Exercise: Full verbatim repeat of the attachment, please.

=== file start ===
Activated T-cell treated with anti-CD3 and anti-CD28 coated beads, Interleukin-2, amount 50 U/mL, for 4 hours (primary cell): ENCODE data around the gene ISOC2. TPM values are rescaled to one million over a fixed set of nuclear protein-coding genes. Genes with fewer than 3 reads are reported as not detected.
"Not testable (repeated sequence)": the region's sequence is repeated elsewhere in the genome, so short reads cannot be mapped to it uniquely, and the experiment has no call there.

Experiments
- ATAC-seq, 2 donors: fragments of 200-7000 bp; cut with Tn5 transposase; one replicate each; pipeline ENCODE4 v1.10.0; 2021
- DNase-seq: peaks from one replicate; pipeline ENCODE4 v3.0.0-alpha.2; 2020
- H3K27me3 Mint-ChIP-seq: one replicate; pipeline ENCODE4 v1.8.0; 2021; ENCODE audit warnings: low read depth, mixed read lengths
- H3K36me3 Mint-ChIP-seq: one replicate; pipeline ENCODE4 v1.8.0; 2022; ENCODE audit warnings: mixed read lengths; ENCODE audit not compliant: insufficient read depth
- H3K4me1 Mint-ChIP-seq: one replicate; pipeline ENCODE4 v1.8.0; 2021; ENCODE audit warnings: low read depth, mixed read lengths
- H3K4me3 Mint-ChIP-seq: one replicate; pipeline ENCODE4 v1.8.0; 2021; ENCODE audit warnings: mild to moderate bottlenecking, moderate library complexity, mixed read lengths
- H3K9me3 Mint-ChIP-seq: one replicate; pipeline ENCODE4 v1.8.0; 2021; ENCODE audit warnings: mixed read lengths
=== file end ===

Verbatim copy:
Activated T-cell treated with anti-CD3 and anti-CD28 coated beads, Interleukin-2, amount 50 U/mL, for 4 hours (primary cell): ENCODE data around the gene ISOC2. TPM values are rescaled to one million over a fixed set of nuclear protein-coding genes. Genes with fewer than 3 reads are reported as not detected.
"Not testable (repeated sequence)": the region's sequence is repeated elsewhere in the genome, so short reads cannot be mapped to it uniquely, and the experiment has no call there.

Experiments
- ATAC-seq, 2 donors: fragments of 200-7000 bp; cut with Tn5 transposase; one replicate each; pipeline ENCODE4 v1.10.0; 2021
- DNase-seq: peaks from one replicate; pipeline ENCODE4 v3.0.0-alpha.2; 2020
- H3K27me3 Mint-ChIP-seq: one replicate; pipeline ENCODE4 v1.8.0; 2021; ENCODE audit warnings: low read depth, mixed read lengths
- H3K36me3 Mint-ChIP-seq: one replicate; pipeline ENCODE4 v1.8.0; 2022; ENCODE audit warnings: mixed read lengths; ENCODE audit not compliant: insufficient read depth
- H3K4me1 Mint-ChIP-seq: one replicate; pipeline ENCODE4 v1.8.0; 2021; ENCODE audit warnings: low read depth, mixed read lengths
- H3K4me3 Mint-ChIP-seq: one replicate; pipeline ENCODE4 v1.8.0; 2021; ENCODE audit warnings: mild to moderate bottlenecking, moderate library complexity, mixed read lengths
- H3K9me3 Mint-ChIP-seq: one replicate; pipeline ENCODE4 v1.8.0; 2021; ENCODE audit warnings: mixed read lengths